So this is how it feels to lose a nation’s sense of life. There are so many examples in Western culture of rampant nihilism that, to me, it is evident that the American sense of life is gone. Remnants remain here and there, in relatively sentimental TV shows such as ABC’s Modern Family, popular movies such as The King’s Speech and The Artist and the hero worship for Steve Jobs. But since the economy went bad in 2008 – and, more measurably, since Obama’s re-election – I don’t recall such outward disdain and pronounced hostility for the decent and uniquely American values that yield a sense of life. Even the word American is gone. And, this time of year, and in this sense bombastic Bill O’Reilly is right, there certainly is a war on Christmas (not for the reasons he cites) if by Christmas we mean the commercial, the joyous, the unfiltered sense of cheerful, secular optimism that was once shared by most Americans in happy Christmas songs, twinkling lights and abundant displays of cheer and goodwill. It’s true; there is hatred for ‘Merry Christmas’. I hadn’t thought such hatred was possible and, contrary to O’Reilly’s rants about secularism, it is rooted not in rejection of religion but in what Ayn Rand called hatred of the good for being good.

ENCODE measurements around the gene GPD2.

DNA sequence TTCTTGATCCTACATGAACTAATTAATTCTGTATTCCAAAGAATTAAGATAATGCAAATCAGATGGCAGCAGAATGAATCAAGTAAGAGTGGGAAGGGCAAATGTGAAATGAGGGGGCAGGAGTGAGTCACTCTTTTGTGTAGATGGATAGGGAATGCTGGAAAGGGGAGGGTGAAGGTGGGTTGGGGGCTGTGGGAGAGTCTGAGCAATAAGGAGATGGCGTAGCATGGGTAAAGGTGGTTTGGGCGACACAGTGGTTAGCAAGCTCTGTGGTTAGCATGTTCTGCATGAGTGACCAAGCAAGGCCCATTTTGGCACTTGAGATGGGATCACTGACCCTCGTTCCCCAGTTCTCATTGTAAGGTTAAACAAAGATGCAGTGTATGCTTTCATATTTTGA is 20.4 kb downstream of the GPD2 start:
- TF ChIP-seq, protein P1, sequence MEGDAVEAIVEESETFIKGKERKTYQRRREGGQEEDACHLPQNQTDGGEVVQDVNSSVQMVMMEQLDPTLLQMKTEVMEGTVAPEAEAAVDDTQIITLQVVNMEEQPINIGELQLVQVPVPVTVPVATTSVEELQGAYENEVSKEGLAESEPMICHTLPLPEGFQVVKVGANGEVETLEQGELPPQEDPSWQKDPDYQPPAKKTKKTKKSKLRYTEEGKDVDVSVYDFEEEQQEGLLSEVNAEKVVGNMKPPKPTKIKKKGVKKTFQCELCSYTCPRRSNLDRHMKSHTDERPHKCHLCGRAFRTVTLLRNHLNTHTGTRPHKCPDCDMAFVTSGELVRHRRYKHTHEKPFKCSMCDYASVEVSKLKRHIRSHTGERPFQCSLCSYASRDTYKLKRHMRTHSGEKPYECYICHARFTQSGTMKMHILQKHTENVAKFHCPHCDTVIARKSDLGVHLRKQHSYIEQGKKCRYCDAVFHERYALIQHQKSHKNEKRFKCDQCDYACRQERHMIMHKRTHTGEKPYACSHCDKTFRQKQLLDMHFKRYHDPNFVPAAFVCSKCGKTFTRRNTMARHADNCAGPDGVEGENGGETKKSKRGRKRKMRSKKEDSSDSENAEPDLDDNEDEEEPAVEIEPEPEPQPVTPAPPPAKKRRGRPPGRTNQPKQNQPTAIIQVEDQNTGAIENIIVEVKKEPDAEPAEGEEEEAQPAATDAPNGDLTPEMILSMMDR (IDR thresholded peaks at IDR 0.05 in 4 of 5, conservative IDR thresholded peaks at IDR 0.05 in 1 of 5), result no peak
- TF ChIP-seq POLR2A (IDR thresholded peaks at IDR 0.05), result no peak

America’s happy days are gone and the West, clinging to life support, is dying, as was made clear again – between daily reports of suicides, sacrifices and mass shootings – when a British nurse, whatever her psychology, was driven to commit suicide by radio disc jockeys in Australia. The DJs have apologized for impersonating the Queen of England in a phone call about a sick pregnant princess placed to the hospital where nurse Jacintha Saldanha worked, and they’ve apparently been suspended, which is fine. The culture of prank calls has been upon us for some time. But their call, their cruelty, their wicked sense of humor, which has thoroughly infected the culture, is a catalyst for her death. That’s not to say they do not have the right to spout their nonsense, their nothingness; they certainly do have that right. But as we tolerate these uncivilized antics – by cretins such as Howard Stern, Stephen Colbert, Jon Stewart, Bill Maher – we will get what we deserve: a backlash against their jaded, nihilistic, death-worshipping humor toward what’s most likely to fill its void: religious control of our lives through government.